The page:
A Broken Heart


When the plane got closer and closer to the ground I was a little overwhelmed. From the very beginning the poverty was evident. Seeing homes made out of sheets of metal and scraps was so sad to me, and then the craziness of the airport made me nervous! The luggage was thrown into piles on the ground, it was crowded, and the desperate guys trying to carry our luggage and asking for money was all a little intimidating. As soon as I saw the Coreluv truck, I remembered why we were there. I was just praying that all of Haiti wasn’t as chaotic as that airport, and it wasn’t. Then as we left the airport I started to ask myself, how can one place be so distraught and poor, and another place not so far away (home) be so blessed and wealthy? Why are the streets so horrible with trash everywhere? Yet, I loved all of the things that make Haiti what it is . . . the tap-taps covered in scripture, the women carrying baskets of everything on their heads, the children playing soccer in the streets, etc. My heart broke for this country that had a government that could care less about their disaster-stricken streets and buildings.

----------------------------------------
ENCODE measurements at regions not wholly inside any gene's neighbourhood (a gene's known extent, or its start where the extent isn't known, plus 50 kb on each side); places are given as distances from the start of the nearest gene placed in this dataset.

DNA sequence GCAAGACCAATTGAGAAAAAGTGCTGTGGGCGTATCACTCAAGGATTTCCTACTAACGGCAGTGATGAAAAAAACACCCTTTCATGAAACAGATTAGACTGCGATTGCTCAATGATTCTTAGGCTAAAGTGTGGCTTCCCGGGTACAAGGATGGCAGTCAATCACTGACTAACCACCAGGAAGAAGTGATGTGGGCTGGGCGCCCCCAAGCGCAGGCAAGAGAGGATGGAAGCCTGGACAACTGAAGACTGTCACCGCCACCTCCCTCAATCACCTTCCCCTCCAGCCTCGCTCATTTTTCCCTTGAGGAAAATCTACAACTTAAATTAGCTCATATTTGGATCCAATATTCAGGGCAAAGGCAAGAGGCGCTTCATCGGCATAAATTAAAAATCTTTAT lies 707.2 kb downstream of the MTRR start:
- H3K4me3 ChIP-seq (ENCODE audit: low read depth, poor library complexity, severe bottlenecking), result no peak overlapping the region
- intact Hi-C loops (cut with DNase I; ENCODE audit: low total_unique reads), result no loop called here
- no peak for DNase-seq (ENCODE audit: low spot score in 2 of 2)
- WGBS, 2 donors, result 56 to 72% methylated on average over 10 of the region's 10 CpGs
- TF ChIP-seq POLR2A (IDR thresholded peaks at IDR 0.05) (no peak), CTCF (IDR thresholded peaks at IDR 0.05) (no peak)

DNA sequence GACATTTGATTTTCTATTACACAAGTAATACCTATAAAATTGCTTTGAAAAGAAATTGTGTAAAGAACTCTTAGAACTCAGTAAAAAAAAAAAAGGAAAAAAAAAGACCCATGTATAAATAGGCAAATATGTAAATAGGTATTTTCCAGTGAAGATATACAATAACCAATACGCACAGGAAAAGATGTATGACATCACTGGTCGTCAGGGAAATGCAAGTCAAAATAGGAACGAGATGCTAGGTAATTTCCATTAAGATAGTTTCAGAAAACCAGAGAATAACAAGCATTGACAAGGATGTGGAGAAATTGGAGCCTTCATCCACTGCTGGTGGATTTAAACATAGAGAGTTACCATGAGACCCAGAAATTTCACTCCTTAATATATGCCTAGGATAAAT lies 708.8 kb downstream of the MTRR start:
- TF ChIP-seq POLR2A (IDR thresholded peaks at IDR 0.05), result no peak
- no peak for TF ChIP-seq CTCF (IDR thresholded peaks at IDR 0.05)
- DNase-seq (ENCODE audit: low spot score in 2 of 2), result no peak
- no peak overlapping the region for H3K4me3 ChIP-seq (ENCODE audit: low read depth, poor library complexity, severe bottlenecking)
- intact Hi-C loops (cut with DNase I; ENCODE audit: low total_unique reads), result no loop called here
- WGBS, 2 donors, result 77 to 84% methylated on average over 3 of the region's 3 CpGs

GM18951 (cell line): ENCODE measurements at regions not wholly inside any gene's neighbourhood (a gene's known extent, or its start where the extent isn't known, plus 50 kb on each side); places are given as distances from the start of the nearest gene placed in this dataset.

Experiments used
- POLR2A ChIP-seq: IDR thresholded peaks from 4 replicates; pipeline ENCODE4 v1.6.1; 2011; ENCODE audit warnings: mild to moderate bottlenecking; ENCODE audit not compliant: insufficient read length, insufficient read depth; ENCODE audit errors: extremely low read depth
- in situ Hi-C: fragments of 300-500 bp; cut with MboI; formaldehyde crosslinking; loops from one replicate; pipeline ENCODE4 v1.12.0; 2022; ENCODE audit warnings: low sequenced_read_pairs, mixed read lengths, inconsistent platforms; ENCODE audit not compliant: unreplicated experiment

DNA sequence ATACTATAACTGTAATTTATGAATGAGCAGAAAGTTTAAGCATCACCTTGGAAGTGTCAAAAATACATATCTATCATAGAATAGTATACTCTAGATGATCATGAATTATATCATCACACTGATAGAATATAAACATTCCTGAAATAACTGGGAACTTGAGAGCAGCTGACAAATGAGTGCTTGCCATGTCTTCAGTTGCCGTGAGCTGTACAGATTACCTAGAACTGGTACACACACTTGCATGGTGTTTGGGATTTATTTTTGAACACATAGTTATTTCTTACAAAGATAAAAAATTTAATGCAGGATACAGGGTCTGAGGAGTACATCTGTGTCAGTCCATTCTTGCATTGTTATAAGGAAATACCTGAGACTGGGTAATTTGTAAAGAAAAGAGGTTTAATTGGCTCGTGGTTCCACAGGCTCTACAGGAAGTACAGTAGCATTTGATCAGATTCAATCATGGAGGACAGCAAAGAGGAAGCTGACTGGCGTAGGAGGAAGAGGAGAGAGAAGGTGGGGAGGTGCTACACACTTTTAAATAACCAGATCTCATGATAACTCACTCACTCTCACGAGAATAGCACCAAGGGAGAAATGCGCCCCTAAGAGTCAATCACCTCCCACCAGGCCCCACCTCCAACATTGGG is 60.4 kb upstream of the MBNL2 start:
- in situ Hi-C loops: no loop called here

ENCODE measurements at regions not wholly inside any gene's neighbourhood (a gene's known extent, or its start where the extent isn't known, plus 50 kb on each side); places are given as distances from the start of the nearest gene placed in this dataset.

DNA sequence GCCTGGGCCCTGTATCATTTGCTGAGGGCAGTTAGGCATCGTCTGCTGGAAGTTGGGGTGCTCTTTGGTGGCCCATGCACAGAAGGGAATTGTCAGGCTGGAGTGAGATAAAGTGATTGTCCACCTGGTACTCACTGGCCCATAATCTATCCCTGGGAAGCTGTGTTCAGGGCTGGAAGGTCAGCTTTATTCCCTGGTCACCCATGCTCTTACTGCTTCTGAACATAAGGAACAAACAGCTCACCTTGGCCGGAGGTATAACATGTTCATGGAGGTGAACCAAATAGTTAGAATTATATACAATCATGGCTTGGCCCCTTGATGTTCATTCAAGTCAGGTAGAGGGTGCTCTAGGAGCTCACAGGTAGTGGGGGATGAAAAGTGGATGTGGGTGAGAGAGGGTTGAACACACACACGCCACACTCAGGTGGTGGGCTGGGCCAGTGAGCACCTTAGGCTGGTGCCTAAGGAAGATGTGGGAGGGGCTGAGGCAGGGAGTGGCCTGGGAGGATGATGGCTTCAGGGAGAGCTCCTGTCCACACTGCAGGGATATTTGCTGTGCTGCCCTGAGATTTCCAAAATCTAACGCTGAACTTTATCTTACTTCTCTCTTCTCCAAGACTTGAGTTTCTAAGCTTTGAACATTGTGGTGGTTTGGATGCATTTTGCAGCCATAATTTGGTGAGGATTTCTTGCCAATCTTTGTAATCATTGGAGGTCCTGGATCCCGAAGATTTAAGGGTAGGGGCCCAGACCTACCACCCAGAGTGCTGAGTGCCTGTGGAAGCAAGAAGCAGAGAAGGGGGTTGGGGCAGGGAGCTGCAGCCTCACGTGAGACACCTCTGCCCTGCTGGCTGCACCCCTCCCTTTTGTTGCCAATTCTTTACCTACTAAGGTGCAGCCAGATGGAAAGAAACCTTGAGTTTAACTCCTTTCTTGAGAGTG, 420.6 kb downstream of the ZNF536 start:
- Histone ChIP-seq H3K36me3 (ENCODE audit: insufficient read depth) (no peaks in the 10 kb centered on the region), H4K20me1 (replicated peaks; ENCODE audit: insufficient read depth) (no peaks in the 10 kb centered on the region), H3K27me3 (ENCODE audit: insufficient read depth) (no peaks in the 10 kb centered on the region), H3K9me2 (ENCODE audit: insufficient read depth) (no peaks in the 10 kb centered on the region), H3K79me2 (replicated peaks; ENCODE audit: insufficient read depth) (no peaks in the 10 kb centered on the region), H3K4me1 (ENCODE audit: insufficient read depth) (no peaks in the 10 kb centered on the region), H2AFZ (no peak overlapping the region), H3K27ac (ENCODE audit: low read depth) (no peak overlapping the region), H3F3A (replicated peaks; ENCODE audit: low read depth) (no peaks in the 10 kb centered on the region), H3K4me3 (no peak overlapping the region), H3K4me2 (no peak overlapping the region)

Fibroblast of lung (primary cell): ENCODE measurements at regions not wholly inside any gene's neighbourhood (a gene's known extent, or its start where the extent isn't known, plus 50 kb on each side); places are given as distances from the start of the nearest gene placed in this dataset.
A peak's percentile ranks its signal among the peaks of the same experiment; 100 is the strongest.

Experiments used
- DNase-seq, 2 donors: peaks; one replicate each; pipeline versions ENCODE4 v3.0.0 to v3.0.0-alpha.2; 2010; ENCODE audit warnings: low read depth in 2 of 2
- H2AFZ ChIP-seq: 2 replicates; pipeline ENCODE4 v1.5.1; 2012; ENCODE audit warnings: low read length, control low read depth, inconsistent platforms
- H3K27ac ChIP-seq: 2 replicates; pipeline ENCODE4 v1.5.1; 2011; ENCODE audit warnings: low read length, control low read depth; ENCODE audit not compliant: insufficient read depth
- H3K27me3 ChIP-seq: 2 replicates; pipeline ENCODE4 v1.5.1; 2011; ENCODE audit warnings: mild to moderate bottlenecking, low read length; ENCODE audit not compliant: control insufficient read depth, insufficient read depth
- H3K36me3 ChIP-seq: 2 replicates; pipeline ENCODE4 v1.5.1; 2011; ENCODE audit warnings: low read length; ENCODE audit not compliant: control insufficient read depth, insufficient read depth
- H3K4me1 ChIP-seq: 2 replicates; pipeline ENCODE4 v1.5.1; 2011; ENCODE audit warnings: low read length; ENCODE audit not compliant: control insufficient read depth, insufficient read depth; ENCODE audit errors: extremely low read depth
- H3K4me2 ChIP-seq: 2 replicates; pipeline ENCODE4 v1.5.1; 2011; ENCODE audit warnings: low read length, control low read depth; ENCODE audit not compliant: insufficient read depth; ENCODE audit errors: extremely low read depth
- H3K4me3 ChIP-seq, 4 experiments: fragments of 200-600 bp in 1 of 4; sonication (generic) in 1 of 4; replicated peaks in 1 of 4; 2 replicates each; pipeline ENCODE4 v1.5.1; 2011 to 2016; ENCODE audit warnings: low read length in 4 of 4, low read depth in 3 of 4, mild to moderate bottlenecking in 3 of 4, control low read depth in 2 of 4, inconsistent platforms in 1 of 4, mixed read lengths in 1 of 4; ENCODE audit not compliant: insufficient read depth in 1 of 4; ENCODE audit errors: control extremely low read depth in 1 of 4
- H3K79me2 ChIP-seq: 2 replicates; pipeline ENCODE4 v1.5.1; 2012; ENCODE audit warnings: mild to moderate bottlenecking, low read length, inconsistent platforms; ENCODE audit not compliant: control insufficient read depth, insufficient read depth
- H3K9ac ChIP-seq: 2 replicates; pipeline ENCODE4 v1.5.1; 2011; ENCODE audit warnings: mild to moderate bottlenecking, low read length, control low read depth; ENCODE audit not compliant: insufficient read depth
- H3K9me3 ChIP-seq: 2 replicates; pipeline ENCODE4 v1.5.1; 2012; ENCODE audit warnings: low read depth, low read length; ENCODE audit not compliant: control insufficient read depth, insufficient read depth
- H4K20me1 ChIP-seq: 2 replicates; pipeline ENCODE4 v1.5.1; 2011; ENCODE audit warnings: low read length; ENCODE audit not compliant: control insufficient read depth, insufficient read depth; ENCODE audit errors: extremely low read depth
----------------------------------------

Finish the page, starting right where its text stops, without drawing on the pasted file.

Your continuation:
As the week went on we went to Raboto to help at the feeding center, I had not prepared myself for this experience. I knew this was the poorest community in Haiti and that this was the only meal these children would get each day, but saying that and actually seeing that are two very different things. I was so overcome by emotion when the children started getting there and waiting patiently for their food, that I just stood there and bawled my eyes out. Once I finally composed myself, I started serving food. Afterwards, this beautiful young woman came up to me and handed me her tiny baby. This baby looked to be about two months old (although the children in Haiti were always older than I guessed), he had a shirt but was naked other than that, his little nose was covered in snot, and he was coughing constantly. I will say that he was the most adorable little baby ever. His mother was pointing to him, pointing to me, and saying something over and over. I called Kinson over and asked him to interpret. Honestly, I was scared to death that she was asking me to take her baby with me. Instead, she was asking me to find food for him, because he didn’t get any. She had two other children with her as well, but they were able to eat. Kinson told her that the food was all served, and I felt my throat tighten up. I looked at my husband, Josh, and somehow managed to choke out, “find him some food.” He found a spoon and literally scraped a spoonful of rice off the table that had spilled in the serving process. I tried to feed this tiny baby the rice by using my fingers because he could not eat from the spoon. I think he might have gotten 3 or 4 pieces of rice down, and the rest just fell out every time he coughed. My heart was broken because all I could think was that this child would not make it. The orange tint in his hair, the yellow color in his eyes, and the fact that he was sick made me think that his life was not looking too promising. I left that day with a broken heart, and I will never forget that baby and the desperate look in his mommy’s eyes. I just pray that when I return to Raboto that I get to see that boy again and know that he is alive and well. I pray that God will use his little life for something big.


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